Queer Youth Cultures

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Susan Driver
SUNY Press, Mar 27, 2008 - Social Science - 315 pages
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Essays explore the contemporary contexts, activism, and cultural productions of queer youth and their communities.

Engaging a wide range of cultural practices, including zine-making, drag performance, online chatting, music, gay porn, and organizing resistance, the essays in Susan Driver’s Queer Youth Cultures explore the creative, political, energetic, and artistic worlds of contemporary queer youth. The research in this collection bridges the perspectives of academics and queer youth, and the voices of the youth resonate throughout the analyses of their communities and lives. Through a variety of methodological approaches, the contributors bring into focus the institutional regulations of youth sexuality and gender, the complex and changing embodied experiences of queer youth, and the visual and textual languages through which the experiences of the youth are represented. Rather than seeing queer youth as victims, contributors celebrate the creative ways that sexual and gender minority youth forge subcultures and challenge exclusionary and heteronormative ways of understanding young people.

"...Driver’s excellent collection … draws together a variety of contributions that challenge the tendency within research and public debate to think about young people who defy prevailing expectations in relation to gender and sexuality predominantly in terms of deficit … Taken as a whole, Queer Youth Cultures provides a rich and textured reflection on some of the key concerns emerging from the increased cultural visibility of—and academic debate about—queer young people." — SIGNS

“Social sciences professor Driver has compiled a unique, thoughtful collection on queer youth subcultures, framed by a commentary drawing strongly on queer theory … The collection unpacks clear categories of gender, sexuality, and age, and challenges the ubiquitous victim narrative currently framing queer youth.” — CHOICE

“This book begins with the premise that queer youth are not pathologized, can and do exercise agency, and are legitimate actors in the public sphere. I am extremely pleased to see a book that successfully integrates transgender youth, politics, and culture as these topics have been sorely missing in ostensibly LGBT work.” — Susan Talburt, Director, Women’s Studies Institute, Georgia State University

“The essays provide an analytical rather than a merely celebratory view of the projects and cultures as well as critiques of mainstream LGBT cultures. The collection is well timed as LGBT youth issues become more visible and mainstream LGBT politics become increasingly assimilated.” — Gwendolyn Alden Dean, Director, LGBT Resource Center, Cornell University

Contributors include Cass Bird, Megan Davidson, Cristyn Davies, Susan Driver, Andil Gosine, Judith Halberstam, Valerie Harwood, Anna Hickey-Moody, Mark Lipton, Ziysah D. Markson, David McInnes, Mary Louise Rasmussen, Jackie Regales, Melissa Rigney, Neal Ritchie, Jama Shelton, Zeb J. Tortorici, and Angela Wilson.

 

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Contents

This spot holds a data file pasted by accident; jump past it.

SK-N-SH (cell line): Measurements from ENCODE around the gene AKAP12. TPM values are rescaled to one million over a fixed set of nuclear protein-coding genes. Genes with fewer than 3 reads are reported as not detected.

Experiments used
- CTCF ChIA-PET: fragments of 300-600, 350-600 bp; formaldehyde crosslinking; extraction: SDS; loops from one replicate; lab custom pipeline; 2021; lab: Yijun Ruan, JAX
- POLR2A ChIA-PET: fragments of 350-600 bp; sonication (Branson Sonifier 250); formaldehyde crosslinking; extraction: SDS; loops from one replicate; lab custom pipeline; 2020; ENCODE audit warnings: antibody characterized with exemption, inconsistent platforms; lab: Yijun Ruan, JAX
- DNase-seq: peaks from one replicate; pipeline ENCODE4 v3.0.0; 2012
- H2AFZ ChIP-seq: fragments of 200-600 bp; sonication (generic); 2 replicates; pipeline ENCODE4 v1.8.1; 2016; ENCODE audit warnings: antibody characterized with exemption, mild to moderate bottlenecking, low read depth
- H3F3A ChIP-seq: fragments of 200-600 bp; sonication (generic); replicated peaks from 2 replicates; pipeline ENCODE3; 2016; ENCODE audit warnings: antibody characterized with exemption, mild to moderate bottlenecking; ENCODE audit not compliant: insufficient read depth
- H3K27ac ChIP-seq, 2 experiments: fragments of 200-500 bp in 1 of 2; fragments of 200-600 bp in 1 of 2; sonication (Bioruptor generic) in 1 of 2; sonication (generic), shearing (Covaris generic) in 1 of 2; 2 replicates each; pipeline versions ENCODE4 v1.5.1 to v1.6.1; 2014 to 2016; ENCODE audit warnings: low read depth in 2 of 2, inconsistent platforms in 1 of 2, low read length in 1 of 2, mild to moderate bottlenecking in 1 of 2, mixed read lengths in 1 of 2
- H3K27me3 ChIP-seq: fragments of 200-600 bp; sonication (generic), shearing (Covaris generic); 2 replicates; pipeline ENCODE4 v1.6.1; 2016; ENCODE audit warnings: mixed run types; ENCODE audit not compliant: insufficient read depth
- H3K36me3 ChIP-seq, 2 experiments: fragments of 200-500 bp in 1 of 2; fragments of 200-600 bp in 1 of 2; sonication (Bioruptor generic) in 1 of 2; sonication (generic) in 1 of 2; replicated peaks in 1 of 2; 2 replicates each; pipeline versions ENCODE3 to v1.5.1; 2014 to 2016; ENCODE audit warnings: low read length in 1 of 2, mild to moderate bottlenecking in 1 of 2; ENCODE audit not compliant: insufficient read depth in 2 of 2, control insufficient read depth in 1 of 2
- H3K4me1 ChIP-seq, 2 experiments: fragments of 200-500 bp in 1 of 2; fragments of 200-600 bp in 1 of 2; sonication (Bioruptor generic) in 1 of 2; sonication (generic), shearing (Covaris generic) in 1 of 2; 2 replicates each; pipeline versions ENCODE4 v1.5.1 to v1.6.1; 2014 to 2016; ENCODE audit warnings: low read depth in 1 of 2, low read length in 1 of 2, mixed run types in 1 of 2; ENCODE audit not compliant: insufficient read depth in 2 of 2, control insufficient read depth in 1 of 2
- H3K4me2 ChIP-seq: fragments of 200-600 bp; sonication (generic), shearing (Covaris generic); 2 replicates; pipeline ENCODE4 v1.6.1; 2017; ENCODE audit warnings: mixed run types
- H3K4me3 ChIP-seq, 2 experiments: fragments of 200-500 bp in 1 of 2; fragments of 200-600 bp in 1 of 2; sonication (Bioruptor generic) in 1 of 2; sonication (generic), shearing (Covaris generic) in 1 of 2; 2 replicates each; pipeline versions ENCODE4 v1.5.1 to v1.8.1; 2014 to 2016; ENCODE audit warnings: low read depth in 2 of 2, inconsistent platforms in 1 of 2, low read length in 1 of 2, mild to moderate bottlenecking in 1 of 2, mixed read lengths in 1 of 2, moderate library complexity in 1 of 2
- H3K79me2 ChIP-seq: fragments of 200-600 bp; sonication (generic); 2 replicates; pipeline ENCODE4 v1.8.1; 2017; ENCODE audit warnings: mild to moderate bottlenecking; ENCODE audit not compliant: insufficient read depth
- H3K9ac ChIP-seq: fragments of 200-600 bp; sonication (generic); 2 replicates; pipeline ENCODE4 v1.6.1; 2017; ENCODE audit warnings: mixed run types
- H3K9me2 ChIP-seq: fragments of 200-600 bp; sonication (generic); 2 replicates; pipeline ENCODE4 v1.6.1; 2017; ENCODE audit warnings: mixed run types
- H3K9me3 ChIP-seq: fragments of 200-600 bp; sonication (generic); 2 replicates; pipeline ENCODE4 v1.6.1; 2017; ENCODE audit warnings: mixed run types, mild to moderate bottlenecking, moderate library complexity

PART 2 DESIRING YOUTH AND UNPOPULAR CULTURES
157
Part 3 TRANSFORMING POLITICAL ACTIVISM
217
LIST OF CONTRIBUTORS
295

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Page 32 - I would suggest that this involvement can be an empowering experience, particularly for young people with no access to the skills and qualifications acquired as a matter of course by those other young people destined for university and for the professions. Subcultures are often ways of creating job opportunities as more traditional careers disappear. In this undocumented, unrecorded and largely 'hidden economy...
Page 10 - ... The body is not a self-identical or merely factic materiality; it is a materiality that bears meaning, if nothing else, and the manner of this bearing is fundamentally dramatic. By dramatic I mean only that the body is not merely matter but a continual and incessant materializing of possibilities. One is not simply a body, but, in some very key sense, one does one's body and, indeed, one does one's body differently from one's contemporaries and from one's embodied predecessors and successors...
Page 38 - play around' with femininity are nowadays credited with some degree of power to choose, gender experimentation, sexual ambiguity and homosexuality among girls are viewed differently. Nobody explains David Bowie's excursions into female personae (see the video accompanying his 'gay' single Boys Keep Swinging) in terms of his inability to attract women. But any indication of such ambiguity in girls is still a sure sign that they couldn't make it in a man's world. Failure replaces...
Page 34 - Different, Youthful, Subjectivities: Towards a Cultural Sociology of Youth," Angela McRobbie comments: "There is certainly no longer a case to be made for the traditional argument that youth culture is produced somehow in conditions of working-class purity, and that such expressions are authentic and in the first instance at least uncontaminated by an avaricious commercial culture

About the author (2008)

Susan Driver is Assistant Professor of Social Sciences at York University and the author of Queer Girls and Popular Culture: Reading, Resisting, and Creating Media.